Happy Meals to get a little healthier

July 26, 2011 (CHICAGO)

Starting in September, children will get apples with their McDonald's Happy Meals -- and fewer fries.

McDonald's first experimented with eliminating French fries completely from the menu, but the company says children and parents rebelled. So they brought them back, only in a smaller portion. By the beginning of next year, McDonald's will include a half-order of apples and a half-order of fries in the Happy Meal. But, customers can still request a full order of one or the other instead.

McDonald's says the apples are currently available in Happy Meals instead of fries, but only 11 percent of people ordered them.

The new Happy Meal will have 20-percent fewer calories and less sodium and saturated fat.

"I think it's a great idea for how things are going today with kids and obesity," said Sue Lynchey. And Lynchey's daughter, Lauren, says she'll eat the apples.

McDonald's will also provide low-fat chocolate milk. Soda will be available, but only on request.

"Most kids really like chocolate milk anyway instead of pop," Sara Connelly said. Her 6-year-old daughter, Rachel Meilenger, said she will eat the apples, but says French fries are her favorite part of the Happy Meal.

Under the new program: McDonald's pledged to reduce sugars, saturated fats and calories through "varied portion sizes, reformulations and innovations" by 2020. It didn't give details. By 2015, it will reduce sodium by 15 percent.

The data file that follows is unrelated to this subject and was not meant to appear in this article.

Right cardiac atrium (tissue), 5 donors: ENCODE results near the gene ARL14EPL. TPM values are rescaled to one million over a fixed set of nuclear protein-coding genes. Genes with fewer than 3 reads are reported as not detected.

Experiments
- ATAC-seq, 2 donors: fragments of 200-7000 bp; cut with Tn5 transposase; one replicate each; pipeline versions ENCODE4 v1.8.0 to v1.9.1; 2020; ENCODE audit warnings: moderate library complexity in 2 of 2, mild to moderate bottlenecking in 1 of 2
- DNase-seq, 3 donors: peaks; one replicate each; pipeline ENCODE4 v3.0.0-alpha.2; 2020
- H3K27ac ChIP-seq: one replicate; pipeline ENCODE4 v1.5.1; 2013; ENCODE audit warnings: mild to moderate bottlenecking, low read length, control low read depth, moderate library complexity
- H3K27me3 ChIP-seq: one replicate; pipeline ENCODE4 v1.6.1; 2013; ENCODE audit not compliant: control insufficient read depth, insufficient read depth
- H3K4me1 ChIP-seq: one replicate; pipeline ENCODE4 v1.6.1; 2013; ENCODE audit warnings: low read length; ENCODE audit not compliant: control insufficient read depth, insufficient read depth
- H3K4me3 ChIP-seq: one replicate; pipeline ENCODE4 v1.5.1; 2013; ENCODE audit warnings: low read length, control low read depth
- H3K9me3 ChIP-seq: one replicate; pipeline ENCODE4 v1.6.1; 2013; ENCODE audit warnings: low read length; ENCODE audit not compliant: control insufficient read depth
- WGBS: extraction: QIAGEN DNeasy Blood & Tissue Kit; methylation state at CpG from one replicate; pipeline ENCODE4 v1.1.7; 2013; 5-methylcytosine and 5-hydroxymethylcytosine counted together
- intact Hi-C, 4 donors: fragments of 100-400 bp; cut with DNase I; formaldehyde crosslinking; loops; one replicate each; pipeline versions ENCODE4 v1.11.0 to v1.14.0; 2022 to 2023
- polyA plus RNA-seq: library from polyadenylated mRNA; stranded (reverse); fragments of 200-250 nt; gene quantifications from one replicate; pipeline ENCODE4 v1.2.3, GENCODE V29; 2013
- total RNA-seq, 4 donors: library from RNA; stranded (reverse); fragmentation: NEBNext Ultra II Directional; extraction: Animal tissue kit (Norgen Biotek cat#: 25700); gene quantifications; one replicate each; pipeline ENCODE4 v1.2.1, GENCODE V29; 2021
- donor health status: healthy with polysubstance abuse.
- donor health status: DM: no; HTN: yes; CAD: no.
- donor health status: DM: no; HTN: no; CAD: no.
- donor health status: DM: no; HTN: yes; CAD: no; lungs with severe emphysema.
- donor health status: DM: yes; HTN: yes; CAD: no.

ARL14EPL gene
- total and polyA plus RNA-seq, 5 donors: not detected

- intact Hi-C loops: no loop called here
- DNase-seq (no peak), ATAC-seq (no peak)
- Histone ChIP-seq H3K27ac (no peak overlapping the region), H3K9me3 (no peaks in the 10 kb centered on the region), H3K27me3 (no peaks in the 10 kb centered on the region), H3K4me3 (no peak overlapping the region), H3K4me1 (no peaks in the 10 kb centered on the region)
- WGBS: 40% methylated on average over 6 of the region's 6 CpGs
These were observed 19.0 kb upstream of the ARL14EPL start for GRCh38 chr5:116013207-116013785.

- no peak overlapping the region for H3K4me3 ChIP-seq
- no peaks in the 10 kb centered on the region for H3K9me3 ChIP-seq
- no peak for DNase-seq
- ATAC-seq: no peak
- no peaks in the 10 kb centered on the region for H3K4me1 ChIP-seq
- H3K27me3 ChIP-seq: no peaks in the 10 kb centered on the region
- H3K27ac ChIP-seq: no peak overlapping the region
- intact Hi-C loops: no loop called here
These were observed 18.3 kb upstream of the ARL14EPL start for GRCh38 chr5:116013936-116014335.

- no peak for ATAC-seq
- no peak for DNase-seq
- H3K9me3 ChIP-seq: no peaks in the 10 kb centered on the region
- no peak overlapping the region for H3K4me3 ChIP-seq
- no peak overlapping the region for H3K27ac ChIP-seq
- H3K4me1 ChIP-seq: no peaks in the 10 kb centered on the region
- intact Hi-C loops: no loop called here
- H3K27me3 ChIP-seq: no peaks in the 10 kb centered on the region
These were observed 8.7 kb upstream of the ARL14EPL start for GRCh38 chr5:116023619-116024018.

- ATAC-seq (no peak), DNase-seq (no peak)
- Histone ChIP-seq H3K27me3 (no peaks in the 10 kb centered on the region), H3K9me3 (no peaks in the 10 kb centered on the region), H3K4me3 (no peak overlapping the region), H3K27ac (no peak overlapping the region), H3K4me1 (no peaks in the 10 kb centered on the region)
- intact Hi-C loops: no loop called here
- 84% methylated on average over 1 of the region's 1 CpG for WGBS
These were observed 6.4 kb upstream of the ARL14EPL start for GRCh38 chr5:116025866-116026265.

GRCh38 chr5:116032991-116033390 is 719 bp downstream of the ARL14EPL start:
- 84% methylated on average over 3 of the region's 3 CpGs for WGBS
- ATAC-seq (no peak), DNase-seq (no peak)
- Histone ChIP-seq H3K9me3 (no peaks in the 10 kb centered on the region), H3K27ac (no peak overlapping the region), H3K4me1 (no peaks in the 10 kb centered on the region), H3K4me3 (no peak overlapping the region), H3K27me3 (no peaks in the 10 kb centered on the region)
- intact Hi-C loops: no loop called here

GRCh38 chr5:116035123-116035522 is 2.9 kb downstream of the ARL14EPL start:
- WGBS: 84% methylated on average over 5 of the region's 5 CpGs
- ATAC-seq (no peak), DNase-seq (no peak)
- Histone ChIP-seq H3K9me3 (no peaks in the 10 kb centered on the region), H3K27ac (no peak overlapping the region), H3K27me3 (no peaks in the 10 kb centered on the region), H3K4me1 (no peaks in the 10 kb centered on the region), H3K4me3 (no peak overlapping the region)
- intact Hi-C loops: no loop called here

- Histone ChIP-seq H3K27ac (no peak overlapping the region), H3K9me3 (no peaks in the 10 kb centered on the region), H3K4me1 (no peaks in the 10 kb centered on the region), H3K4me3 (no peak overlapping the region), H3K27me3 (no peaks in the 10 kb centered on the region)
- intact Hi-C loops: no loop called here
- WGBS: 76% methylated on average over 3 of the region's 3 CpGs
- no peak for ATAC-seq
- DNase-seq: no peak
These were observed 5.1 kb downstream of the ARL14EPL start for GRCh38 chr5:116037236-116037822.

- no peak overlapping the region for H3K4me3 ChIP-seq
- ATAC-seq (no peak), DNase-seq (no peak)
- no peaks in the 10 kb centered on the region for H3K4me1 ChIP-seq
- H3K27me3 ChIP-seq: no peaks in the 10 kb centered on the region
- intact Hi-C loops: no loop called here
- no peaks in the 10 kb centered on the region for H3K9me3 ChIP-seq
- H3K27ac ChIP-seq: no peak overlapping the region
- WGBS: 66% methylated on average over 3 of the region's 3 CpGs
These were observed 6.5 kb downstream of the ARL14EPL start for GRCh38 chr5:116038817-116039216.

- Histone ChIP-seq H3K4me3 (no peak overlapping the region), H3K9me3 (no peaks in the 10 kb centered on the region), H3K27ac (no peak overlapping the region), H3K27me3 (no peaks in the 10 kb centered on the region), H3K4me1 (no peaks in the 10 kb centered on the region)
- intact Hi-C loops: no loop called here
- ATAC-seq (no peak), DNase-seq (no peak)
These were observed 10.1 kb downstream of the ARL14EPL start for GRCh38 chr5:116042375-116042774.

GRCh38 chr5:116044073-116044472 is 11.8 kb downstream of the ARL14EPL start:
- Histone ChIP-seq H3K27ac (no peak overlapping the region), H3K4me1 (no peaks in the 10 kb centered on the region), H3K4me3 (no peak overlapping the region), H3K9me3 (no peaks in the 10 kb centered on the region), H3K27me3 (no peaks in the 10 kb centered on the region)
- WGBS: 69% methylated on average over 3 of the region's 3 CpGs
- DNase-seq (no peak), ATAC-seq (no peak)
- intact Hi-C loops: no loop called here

The changes are what customers are asking for, according to Cindy Goody, McDonald's senior director of nutrition.

"We've been in the nutrition game for over 30 years in providing nutrition information to our customers," Goody said. "Now what we're doing is we're adding more food groups and ... creating nutritional awareness."

Critics have also been asking for change. Dr. Stephen Rothschild is a preventative medicine expert at Rush University Medical Center.

"McDonald's has an enormous amount of influence on direct marketing to children. And so they have a very powerful voice. And adding apples to that voice is a good piece," Dr. Rothschild said.

Goody said they're not getting rid of fries altogether because "all foods fit when consumed in moderation."

Earlier in July, at least 19 large restaurant chains came forward, saying they would focus on increasing servings of fruits and vegetables, lean proteins, whole grains and low-fat dairy with their meals. It was part of a voluntary program through the National Restaurant Association's new Kids Live Well program. At the time, McDonald's had not signed on but said it would consider participating in the future.

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